“No,” said the girl.
A shadow blacker than the night rose suddenly before them, and a voice asked sternly but quietly: “What are you doing here?”
The young man lifted his arm clear of the girl, and shoved her quickly from him. In his hand she felt the pressure of the revolver.
“Well,” he replied truculently, “and what are you doing here?”
“I am the night watchman,” answered the voice. “Who are you?”
It struck Miss Forbes if the watchman knew that one of the trespassers was a woman he would be at once reassured, and she broke in quickly:
“We have lost our way,” she said pleasantly. “We came here—-”
She found herself staring blindly down a shaft of light. For an instant the torch held her, and then from her swept over the young man.
“Drop that gun!” cried the voice. It was no longer the same voice; it was now savage and snarling. For answer the young man pressed the torch in his left hand, and, held in the two circles of light, the men surveyed each other. The newcomer was one of unusual bulk and height. The collar of his overcoat hid his mouth, and his derby hat was drawn down over his forehead, but what they saw showed an intelligent, strong face, although for the moment it wore a menacing scowl. The young man dropped his revolver into his pocket.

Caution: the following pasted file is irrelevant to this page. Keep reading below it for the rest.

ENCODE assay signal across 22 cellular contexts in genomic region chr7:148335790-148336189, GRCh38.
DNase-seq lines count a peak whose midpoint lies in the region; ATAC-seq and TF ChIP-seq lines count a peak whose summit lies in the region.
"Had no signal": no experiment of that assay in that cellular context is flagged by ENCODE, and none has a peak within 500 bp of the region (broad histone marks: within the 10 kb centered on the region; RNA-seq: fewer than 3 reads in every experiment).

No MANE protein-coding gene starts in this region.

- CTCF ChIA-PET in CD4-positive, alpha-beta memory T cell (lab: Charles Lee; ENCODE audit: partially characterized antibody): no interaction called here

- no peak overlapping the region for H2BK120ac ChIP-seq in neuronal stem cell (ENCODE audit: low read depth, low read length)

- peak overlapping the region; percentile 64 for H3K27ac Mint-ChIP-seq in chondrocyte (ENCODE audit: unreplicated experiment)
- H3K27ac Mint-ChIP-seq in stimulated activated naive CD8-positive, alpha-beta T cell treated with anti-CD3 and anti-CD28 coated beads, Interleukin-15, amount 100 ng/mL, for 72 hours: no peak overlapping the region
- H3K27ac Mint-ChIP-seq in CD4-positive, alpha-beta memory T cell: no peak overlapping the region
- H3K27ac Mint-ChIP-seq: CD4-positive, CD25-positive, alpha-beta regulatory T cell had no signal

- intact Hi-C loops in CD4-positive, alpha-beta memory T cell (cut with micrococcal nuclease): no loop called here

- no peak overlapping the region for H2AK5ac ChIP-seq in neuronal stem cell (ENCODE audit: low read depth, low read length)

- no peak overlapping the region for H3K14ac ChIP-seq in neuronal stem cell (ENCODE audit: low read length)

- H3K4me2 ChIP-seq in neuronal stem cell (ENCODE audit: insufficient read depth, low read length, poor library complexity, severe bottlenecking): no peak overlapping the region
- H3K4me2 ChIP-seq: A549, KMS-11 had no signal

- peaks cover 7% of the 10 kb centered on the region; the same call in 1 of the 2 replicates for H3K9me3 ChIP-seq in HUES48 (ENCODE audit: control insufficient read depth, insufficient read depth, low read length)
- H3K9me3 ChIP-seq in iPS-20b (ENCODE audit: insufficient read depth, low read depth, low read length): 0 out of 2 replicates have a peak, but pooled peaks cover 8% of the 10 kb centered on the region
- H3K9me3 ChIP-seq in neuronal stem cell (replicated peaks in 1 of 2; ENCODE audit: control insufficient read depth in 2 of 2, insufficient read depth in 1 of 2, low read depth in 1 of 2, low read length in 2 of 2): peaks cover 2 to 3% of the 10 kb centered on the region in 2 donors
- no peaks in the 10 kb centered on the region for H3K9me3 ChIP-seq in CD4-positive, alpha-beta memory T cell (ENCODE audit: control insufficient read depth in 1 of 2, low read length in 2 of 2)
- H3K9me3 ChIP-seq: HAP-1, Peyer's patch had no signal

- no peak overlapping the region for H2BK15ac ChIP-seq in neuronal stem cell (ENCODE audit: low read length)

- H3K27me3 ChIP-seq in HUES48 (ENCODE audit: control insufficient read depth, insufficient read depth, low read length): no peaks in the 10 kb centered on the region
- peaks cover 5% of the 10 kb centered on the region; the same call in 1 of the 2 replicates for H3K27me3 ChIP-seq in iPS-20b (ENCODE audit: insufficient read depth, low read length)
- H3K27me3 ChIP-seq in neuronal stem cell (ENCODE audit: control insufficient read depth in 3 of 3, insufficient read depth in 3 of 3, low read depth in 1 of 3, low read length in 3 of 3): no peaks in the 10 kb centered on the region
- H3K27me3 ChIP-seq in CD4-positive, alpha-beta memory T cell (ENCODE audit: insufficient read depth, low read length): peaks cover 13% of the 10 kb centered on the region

“My automobile ran dry,” he said; “we came in here to get some water. My chauffeur is back there somewhere with a couple of buckets. This is Mr. Carey’s place, isn’t it?”
“Take that light out of my eyes!” said the watchman.
“Take your light out of my eyes,” returned the young man. “You can see we’re not–we don’t mean any harm.”
The two lights disappeared simultaneously, and then each, as though worked by the same hand, sprang forth again.